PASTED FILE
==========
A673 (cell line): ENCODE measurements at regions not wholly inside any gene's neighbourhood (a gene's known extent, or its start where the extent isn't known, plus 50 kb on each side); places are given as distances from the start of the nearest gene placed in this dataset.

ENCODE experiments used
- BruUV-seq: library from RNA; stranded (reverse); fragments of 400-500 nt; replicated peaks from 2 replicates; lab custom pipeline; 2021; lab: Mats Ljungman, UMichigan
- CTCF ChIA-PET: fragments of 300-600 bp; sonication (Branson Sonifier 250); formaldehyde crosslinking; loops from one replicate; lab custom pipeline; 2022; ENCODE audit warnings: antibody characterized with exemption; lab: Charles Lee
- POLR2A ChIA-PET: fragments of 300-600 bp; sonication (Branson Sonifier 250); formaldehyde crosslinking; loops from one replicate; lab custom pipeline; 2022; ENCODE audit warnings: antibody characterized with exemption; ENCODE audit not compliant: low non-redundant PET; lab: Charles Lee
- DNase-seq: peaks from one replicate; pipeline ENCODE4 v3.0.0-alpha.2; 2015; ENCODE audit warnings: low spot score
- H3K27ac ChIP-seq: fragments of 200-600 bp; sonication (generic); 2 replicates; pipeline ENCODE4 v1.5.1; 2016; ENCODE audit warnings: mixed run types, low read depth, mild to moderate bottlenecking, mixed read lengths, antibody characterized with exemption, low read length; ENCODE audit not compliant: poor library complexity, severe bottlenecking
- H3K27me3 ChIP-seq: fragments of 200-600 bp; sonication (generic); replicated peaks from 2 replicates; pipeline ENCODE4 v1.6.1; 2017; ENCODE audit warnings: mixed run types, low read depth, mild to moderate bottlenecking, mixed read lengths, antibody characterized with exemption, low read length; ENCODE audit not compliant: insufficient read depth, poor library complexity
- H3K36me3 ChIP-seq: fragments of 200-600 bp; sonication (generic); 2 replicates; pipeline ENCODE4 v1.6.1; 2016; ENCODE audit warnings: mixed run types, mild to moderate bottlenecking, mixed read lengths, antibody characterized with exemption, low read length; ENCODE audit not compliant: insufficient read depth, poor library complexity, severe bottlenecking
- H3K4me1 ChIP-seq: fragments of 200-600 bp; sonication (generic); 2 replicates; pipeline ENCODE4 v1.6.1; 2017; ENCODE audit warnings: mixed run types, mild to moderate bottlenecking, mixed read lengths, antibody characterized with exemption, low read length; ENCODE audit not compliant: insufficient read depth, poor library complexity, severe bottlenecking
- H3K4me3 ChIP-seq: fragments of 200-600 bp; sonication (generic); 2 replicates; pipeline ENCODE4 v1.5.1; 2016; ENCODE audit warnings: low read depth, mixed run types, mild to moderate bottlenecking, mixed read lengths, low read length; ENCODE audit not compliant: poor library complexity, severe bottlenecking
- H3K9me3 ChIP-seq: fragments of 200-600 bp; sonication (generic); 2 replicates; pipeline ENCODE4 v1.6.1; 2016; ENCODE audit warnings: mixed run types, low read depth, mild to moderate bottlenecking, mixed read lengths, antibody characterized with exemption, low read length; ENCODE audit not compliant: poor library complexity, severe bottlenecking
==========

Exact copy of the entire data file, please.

A673 (cell line): ENCODE measurements at regions not wholly inside any gene's neighbourhood (a gene's known extent, or its start where the extent isn't known, plus 50 kb on each side); places are given as distances from the start of the nearest gene placed in this dataset.

ENCODE experiments used
- BruUV-seq: library from RNA; stranded (reverse); fragments of 400-500 nt; replicated peaks from 2 replicates; lab custom pipeline; 2021; lab: Mats Ljungman, UMichigan
- CTCF ChIA-PET: fragments of 300-600 bp; sonication (Branson Sonifier 250); formaldehyde crosslinking; loops from one replicate; lab custom pipeline; 2022; ENCODE audit warnings: antibody characterized with exemption; lab: Charles Lee
- POLR2A ChIA-PET: fragments of 300-600 bp; sonication (Branson Sonifier 250); formaldehyde crosslinking; loops from one replicate; lab custom pipeline; 2022; ENCODE audit warnings: antibody characterized with exemption; ENCODE audit not compliant: low non-redundant PET; lab: Charles Lee
- DNase-seq: peaks from one replicate; pipeline ENCODE4 v3.0.0-alpha.2; 2015; ENCODE audit warnings: low spot score
- H3K27ac ChIP-seq: fragments of 200-600 bp; sonication (generic); 2 replicates; pipeline ENCODE4 v1.5.1; 2016; ENCODE audit warnings: mixed run types, low read depth, mild to moderate bottlenecking, mixed read lengths, antibody characterized with exemption, low read length; ENCODE audit not compliant: poor library complexity, severe bottlenecking
- H3K27me3 ChIP-seq: fragments of 200-600 bp; sonication (generic); replicated peaks from 2 replicates; pipeline ENCODE4 v1.6.1; 2017; ENCODE audit warnings: mixed run types, low read depth, mild to moderate bottlenecking, mixed read lengths, antibody characterized with exemption, low read length; ENCODE audit not compliant: insufficient read depth, poor library complexity
- H3K36me3 ChIP-seq: fragments of 200-600 bp; sonication (generic); 2 replicates; pipeline ENCODE4 v1.6.1; 2016; ENCODE audit warnings: mixed run types, mild to moderate bottlenecking, mixed read lengths, antibody characterized with exemption, low read length; ENCODE audit not compliant: insufficient read depth, poor library complexity, severe bottlenecking
- H3K4me1 ChIP-seq: fragments of 200-600 bp; sonication (generic); 2 replicates; pipeline ENCODE4 v1.6.1; 2017; ENCODE audit warnings: mixed run types, mild to moderate bottlenecking, mixed read lengths, antibody characterized with exemption, low read length; ENCODE audit not compliant: insufficient read depth, poor library complexity, severe bottlenecking
- H3K4me3 ChIP-seq: fragments of 200-600 bp; sonication (generic); 2 replicates; pipeline ENCODE4 v1.5.1; 2016; ENCODE audit warnings: low read depth, mixed run types, mild to moderate bottlenecking, mixed read lengths, low read length; ENCODE audit not compliant: poor library complexity, severe bottlenecking
- H3K9me3 ChIP-seq: fragments of 200-600 bp; sonication (generic); 2 replicates; pipeline ENCODE4 v1.6.1; 2016; ENCODE audit warnings: mixed run types, low read depth, mild to moderate bottlenecking, mixed read lengths, antibody characterized with exemption, low read length; ENCODE audit not compliant: poor library complexity, severe bottlenecking